TURN THE OTHER CHEEK
Dettoni’s sculpture “Turn the other cheek” presentation text of the sculpture by Miriam Diez Bosch published in the book: L’ULL DE LA VIOLENCIA -The Eye of the Violence– ISBN:978.84-9136-088-9 – several authors along with the images of sculpture.
The Reversible Peace
Reflection on the work ‘Turning the other cheek‘ by Guido Dettoni.
Míriam Díez Bosch PhD
Vicedegana de Recerca, Postgrau i Relacions Internacionals
Directora Observatori Blanquerna de Comunicació, Religió i Cultura
Turning the other cheek can become an insolent gesture: where traditionally we have seen the greatness of Christianity, in a world without references, it can become a provocation. You have wounded me, I challenge you to make more war. Aristotle distinguished between natural and violent movements. There are natural actions, like a piece of roof falling. It falls. It is not forced. It falls, but when I intentionally throw a stone, a missile, a poisoned word, that is an explicit act of violence.
Guido Dettoni is a pacifist of the stone. Already with his famous and revolutionary ‘Maria‘, a sculpture of the Virgin Mary made to be ‘touched’, he broke the silence and ventured into an unusual Marian tangibility. Now, with the sculpture ‘Turning the Other Cheek‘, he traces that peaceful yet dynamic thread that characterises his work. Peace is not a state of unconsciousness, but the result of tension, renunciation and containment. In a sculpture, without containment, we would still have amorphous pieces of matter. It is in sensitivity and limitation that the piece is realised.
The face that Dettoni offers us is not complete, because violence always leaves partiality. If we move this face, there is an angle from which it hints at a smile. Unmasking violence, often concealed under parameters of self-defence, is easier with a smile. This sculpture is not violent. Nevertheless, it throws us into the space where violence is possible. There can always be a violent gesture that sweeps away an irenic situation. From one moment to the next, violence, -which is the child of nature and digs its lair in the bowels of the most human- infiltrates itself.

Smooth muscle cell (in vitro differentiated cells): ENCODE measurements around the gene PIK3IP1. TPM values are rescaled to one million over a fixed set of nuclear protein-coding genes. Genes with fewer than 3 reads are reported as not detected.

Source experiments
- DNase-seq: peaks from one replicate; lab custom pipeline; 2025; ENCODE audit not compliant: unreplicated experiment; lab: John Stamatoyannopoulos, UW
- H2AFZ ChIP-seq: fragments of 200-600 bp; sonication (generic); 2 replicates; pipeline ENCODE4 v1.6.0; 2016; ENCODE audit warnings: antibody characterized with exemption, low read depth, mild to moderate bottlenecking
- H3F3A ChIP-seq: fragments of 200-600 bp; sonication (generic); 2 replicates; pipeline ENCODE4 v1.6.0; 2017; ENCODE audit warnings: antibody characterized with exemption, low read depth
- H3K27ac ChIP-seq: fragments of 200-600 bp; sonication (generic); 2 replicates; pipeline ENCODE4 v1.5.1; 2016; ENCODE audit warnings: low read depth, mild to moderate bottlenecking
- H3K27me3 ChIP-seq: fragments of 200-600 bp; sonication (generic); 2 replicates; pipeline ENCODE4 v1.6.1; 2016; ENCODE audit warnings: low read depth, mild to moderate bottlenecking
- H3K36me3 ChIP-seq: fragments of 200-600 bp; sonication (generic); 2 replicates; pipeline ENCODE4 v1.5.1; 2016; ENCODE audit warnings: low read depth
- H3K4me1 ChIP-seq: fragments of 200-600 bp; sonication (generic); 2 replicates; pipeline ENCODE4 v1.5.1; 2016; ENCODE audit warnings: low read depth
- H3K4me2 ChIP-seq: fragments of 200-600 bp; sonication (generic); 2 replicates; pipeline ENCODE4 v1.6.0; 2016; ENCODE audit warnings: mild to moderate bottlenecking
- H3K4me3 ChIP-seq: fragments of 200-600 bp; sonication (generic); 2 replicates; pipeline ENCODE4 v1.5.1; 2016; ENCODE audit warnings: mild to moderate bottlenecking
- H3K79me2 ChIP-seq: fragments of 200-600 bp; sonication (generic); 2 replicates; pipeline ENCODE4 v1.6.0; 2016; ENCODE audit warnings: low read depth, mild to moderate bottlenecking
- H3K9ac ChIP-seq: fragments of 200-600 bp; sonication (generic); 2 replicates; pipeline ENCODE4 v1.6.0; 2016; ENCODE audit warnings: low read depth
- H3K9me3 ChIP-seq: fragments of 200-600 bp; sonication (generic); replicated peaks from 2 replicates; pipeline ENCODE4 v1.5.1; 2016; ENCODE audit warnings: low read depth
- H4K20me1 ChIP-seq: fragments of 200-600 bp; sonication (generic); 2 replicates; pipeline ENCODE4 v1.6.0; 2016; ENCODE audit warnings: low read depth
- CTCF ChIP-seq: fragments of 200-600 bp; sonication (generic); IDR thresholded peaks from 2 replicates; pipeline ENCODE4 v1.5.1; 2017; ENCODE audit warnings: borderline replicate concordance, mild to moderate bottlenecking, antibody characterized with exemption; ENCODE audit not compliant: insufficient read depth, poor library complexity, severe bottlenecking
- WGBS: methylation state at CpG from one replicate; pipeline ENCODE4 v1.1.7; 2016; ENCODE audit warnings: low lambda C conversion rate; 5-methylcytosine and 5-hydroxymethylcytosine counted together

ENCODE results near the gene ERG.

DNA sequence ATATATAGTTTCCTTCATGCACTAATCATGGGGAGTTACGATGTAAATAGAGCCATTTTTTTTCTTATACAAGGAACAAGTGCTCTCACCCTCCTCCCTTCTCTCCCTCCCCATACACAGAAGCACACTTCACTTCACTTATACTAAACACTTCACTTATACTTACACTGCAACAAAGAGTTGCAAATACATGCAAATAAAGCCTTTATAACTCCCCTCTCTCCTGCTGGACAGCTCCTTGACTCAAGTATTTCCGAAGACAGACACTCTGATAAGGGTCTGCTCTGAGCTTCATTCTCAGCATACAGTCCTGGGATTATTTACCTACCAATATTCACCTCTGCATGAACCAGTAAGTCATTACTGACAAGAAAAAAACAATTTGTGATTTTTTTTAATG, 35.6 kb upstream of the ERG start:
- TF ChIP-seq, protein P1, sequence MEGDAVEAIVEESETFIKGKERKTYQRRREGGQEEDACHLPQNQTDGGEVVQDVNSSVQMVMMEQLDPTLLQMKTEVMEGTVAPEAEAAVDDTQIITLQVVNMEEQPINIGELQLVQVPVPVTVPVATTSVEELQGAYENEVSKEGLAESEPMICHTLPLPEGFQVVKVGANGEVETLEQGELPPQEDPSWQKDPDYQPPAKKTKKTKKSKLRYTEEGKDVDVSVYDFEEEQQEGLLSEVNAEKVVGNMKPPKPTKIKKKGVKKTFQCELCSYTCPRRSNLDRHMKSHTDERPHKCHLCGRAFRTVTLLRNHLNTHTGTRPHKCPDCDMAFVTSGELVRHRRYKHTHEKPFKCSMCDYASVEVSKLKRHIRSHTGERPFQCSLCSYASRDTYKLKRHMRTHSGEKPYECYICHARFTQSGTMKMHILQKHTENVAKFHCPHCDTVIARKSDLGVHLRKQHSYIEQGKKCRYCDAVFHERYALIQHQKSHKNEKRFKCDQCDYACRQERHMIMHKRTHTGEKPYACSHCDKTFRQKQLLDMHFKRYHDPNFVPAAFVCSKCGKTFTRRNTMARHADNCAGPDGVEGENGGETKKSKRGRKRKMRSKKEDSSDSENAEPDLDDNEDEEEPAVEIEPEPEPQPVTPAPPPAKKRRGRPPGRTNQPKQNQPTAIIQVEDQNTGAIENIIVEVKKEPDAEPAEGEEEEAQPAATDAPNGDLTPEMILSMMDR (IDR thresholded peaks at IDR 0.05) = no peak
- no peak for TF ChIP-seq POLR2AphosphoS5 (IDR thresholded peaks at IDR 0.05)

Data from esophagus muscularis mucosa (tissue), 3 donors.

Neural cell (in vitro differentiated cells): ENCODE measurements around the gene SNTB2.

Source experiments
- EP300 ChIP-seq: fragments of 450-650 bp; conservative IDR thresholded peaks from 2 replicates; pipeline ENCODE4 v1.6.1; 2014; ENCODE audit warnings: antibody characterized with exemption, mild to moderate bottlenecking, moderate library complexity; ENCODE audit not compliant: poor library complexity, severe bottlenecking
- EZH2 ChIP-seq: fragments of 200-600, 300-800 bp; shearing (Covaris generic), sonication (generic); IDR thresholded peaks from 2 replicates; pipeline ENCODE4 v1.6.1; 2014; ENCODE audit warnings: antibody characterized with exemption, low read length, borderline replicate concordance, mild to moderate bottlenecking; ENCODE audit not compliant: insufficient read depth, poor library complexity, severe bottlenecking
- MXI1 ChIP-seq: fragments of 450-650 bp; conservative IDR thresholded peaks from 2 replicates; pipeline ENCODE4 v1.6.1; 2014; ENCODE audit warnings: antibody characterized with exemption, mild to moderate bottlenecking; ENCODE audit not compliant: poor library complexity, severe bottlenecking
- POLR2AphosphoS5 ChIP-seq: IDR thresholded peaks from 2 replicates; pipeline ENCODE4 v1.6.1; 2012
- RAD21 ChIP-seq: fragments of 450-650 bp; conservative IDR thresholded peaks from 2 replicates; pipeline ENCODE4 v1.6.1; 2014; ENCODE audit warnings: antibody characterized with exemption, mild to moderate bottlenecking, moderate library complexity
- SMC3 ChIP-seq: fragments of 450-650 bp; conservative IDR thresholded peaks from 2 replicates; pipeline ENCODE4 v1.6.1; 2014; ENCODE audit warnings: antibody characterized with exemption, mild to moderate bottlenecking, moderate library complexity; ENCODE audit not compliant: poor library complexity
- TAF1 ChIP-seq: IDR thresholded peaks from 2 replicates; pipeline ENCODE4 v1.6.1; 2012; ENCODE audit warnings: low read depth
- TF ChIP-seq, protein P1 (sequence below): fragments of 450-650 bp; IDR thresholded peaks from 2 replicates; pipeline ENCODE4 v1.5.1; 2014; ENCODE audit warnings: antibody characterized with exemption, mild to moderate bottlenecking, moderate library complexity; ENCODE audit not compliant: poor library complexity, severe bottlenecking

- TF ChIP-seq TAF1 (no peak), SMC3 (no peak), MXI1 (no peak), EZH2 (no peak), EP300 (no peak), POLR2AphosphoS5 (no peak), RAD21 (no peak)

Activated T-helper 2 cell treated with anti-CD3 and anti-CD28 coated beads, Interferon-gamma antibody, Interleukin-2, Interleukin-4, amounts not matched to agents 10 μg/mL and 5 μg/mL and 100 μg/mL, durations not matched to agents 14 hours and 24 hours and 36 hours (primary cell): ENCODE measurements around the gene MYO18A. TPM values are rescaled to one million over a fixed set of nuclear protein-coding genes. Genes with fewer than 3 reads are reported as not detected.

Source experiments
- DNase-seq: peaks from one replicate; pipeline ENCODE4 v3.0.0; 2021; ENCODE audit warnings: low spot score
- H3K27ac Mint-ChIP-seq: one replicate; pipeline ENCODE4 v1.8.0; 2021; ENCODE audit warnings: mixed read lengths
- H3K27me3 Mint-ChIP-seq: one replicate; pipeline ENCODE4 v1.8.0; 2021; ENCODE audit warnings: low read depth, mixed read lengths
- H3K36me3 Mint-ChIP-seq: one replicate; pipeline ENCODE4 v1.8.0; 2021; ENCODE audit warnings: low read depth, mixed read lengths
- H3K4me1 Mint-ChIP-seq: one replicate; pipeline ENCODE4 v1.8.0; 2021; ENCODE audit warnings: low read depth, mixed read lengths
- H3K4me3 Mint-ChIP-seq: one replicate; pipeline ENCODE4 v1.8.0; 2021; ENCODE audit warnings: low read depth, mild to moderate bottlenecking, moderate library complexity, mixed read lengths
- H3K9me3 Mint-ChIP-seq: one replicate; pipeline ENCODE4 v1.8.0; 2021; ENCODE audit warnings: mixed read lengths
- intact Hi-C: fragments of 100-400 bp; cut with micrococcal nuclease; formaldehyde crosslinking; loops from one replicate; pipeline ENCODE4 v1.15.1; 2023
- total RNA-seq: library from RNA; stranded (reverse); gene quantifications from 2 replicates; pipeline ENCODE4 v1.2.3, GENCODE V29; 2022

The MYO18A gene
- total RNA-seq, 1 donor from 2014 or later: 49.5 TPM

Turning the other cheek for Guido Dettoni is following Jesus’ exhortation to welcome the aggressor and renounce revenge and all violence. In the Gospel we read that if someone strikes you on the right cheek, turn the other also (Matthew 5:39). The artist, with this sculpture, wanted to say visually and tactilely, how he interprets this sentence from the Gospel. He has modelled a hand-sized object that represents a face in which the left half loses the anatomical relief of the face to accommodate the palm of the hand that strikes the cheek and, inevitably, takes it making it his own. It is a movement that grasps without letting go, that completes itself while emptying itself.
Jesus’ request is not an easy thing. He asks to turn the other cheek. Dettoni sees, in the act of striking a second time, the awareness of the first violence exercised.
The face, a condensation of the whole person, is accepted and it is the hand that, striking it, takes it. Guido Dettoni believes that Jesus’ exhortation points to a path of peace based on understanding our gesture that can lead to empathy: “Do it again, hit me again, so you will understand what you have done! Evil is not answered with evil but with a revolutionary act such as loving the enemy. This is a response that hits full force and destabilises the talion law and revenge: Christianity in its purest state. The materiality of this hold cheek presented by Dettoni is an invitation to bear the pulse of peace, a peace that does not come by stopping the blow, but by creating the conditions for the possibility of another blow.
And it is perhaps here, in this disarming, that the aggressor can glimpse that his violent act is futile.
To offer the cheek is to offer the face, and to offer the face is to offer the soul. To caress the cheek is to approach the inner gaze that perceives everything. The cheek is the embodiment of this will to make peace in spite of violence. The sculpture speaks and distils a soft musicality with vibrations, pinches. It is not a screaming sculpture, nor is it a silent sculpture. The violence is deafening. The peace that emerges from this image, on the other hand, comes quietly.